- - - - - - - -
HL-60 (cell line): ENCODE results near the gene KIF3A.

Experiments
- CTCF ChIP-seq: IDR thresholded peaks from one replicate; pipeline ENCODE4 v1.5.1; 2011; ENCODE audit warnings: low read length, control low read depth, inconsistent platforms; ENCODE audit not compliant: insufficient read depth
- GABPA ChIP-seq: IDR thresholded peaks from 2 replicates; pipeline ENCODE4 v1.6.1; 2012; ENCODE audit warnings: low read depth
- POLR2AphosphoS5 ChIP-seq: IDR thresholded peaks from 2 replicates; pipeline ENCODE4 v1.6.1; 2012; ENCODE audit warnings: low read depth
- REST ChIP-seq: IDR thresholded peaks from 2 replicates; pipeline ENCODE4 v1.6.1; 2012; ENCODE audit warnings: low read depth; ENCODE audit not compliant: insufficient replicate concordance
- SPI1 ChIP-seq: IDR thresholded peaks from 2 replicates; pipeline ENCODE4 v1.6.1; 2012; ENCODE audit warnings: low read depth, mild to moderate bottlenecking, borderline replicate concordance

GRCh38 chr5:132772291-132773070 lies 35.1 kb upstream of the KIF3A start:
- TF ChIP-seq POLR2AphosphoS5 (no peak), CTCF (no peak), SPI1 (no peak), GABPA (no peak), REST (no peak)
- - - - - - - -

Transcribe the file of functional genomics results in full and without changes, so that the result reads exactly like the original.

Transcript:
HL-60 (cell line): ENCODE results near the gene KIF3A.

Experiments
- CTCF ChIP-seq: IDR thresholded peaks from one replicate; pipeline ENCODE4 v1.5.1; 2011; ENCODE audit warnings: low read length, control low read depth, inconsistent platforms; ENCODE audit not compliant: insufficient read depth
- GABPA ChIP-seq: IDR thresholded peaks from 2 replicates; pipeline ENCODE4 v1.6.1; 2012; ENCODE audit warnings: low read depth
- POLR2AphosphoS5 ChIP-seq: IDR thresholded peaks from 2 replicates; pipeline ENCODE4 v1.6.1; 2012; ENCODE audit warnings: low read depth
- REST ChIP-seq: IDR thresholded peaks from 2 replicates; pipeline ENCODE4 v1.6.1; 2012; ENCODE audit warnings: low read depth; ENCODE audit not compliant: insufficient replicate concordance
- SPI1 ChIP-seq: IDR thresholded peaks from 2 replicates; pipeline ENCODE4 v1.6.1; 2012; ENCODE audit warnings: low read depth, mild to moderate bottlenecking, borderline replicate concordance

GRCh38 chr5:132772291-132773070 lies 35.1 kb upstream of the KIF3A start:
- TF ChIP-seq POLR2AphosphoS5 (no peak), CTCF (no peak), SPI1 (no peak), GABPA (no peak), REST (no peak)